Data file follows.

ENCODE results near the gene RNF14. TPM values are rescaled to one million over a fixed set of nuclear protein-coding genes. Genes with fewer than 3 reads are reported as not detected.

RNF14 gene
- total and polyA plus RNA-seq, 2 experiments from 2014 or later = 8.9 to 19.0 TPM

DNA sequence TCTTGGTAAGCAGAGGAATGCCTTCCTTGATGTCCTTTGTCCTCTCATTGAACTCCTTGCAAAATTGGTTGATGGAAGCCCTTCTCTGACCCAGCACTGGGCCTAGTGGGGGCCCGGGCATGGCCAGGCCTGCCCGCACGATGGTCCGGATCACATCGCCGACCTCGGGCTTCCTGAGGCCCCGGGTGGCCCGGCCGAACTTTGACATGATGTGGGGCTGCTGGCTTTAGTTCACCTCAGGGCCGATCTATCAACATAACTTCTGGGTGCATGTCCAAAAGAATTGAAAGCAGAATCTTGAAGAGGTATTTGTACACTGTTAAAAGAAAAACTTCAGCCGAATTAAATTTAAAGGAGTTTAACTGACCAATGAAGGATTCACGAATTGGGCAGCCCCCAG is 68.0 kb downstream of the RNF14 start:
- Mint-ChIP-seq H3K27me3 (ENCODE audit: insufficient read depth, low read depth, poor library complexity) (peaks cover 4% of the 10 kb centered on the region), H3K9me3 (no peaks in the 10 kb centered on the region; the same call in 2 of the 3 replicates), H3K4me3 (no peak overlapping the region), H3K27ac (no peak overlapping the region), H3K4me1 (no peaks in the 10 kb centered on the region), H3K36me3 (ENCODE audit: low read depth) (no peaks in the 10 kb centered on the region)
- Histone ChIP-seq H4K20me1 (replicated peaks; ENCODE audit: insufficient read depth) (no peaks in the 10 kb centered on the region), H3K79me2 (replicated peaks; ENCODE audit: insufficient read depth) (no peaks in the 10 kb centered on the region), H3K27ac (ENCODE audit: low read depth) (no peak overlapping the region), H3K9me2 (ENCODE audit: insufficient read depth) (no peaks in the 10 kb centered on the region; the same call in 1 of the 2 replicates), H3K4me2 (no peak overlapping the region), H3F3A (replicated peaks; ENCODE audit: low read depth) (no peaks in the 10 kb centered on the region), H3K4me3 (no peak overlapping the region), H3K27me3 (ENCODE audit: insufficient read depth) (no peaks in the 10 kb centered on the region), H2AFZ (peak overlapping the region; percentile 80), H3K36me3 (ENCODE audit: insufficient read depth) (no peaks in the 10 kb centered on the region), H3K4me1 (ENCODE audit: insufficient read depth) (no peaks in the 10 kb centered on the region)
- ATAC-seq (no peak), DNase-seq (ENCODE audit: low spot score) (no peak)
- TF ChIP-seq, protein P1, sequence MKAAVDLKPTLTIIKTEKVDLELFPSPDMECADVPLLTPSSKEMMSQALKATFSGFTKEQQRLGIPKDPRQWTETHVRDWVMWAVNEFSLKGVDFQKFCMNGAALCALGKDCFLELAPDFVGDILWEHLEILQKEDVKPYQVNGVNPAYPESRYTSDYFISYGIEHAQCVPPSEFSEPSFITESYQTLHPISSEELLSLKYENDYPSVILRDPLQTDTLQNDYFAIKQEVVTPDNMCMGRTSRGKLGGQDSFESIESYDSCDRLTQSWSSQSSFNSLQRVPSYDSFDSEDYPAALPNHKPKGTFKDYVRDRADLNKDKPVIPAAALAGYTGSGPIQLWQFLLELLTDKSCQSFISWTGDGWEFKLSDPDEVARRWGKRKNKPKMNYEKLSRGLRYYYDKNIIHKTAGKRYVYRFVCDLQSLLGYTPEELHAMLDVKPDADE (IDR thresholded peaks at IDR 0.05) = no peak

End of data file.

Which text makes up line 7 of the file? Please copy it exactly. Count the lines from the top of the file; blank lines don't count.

- ATAC-seq (no peak), DNase-seq (ENCODE audit: low spot score) (no peak)